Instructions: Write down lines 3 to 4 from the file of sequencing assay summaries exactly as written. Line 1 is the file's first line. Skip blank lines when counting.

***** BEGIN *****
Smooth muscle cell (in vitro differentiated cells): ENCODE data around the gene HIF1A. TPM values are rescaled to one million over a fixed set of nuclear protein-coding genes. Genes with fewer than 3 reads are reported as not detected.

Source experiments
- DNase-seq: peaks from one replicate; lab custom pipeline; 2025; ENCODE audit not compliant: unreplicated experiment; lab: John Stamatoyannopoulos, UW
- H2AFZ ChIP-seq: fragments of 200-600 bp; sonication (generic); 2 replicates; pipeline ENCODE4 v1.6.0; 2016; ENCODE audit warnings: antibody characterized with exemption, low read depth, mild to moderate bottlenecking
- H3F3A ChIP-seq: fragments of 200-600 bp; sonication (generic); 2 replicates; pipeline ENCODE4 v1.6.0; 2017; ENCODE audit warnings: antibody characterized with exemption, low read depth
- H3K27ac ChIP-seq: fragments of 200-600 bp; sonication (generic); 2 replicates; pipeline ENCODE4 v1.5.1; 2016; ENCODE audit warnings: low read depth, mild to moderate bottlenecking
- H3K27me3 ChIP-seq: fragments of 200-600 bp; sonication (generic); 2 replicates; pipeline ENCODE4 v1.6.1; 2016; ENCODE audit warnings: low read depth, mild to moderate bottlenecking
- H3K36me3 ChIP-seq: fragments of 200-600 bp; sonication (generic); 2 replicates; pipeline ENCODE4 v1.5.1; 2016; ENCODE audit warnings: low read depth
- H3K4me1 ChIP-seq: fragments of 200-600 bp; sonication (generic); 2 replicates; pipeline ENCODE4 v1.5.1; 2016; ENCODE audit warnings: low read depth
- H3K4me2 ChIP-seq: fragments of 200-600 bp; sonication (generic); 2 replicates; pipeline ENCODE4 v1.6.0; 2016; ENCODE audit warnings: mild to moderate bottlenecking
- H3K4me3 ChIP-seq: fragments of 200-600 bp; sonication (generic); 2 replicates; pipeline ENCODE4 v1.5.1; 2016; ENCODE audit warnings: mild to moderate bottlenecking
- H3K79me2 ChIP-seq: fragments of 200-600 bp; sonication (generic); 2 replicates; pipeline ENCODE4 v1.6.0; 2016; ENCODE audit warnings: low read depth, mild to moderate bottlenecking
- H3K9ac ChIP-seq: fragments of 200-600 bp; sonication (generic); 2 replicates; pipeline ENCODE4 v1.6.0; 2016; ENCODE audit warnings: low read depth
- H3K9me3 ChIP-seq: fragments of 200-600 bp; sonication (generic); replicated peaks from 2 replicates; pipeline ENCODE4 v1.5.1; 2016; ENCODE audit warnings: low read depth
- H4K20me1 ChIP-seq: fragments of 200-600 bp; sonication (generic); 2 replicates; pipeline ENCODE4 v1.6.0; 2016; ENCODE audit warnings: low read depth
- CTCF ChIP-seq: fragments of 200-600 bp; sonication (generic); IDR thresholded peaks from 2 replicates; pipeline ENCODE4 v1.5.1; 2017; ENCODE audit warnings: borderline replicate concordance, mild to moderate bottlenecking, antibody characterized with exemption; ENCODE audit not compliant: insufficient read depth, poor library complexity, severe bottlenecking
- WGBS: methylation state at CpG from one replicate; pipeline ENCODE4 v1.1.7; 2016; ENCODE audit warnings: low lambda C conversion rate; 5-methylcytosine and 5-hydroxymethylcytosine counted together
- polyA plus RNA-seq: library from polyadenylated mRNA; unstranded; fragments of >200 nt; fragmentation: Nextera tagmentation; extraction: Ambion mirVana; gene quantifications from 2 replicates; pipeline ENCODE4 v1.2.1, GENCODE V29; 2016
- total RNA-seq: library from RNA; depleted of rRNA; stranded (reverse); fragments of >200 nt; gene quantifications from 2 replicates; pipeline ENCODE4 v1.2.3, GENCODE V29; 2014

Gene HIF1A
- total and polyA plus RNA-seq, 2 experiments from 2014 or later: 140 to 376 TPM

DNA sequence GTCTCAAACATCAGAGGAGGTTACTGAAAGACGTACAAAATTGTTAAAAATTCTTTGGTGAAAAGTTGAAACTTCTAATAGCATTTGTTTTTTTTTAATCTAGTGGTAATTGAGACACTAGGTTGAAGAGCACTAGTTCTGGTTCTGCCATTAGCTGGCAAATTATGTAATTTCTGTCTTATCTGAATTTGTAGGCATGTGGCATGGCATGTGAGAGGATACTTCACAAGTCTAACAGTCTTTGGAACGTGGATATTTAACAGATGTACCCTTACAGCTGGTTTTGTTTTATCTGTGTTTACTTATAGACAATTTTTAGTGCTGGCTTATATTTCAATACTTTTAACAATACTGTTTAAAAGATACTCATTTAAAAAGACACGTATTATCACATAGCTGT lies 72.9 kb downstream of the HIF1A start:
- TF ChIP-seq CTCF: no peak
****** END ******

- DNase-seq: peaks from one replicate; lab custom pipeline; 2025; ENCODE audit not compliant: unreplicated experiment; lab: John Stamatoyannopoulos, UW
- H2AFZ ChIP-seq: fragments of 200-600 bp; sonication (generic); 2 replicates; pipeline ENCODE4 v1.6.0; 2016; ENCODE audit warnings: antibody characterized with exemption, low read depth, mild to moderate bottlenecking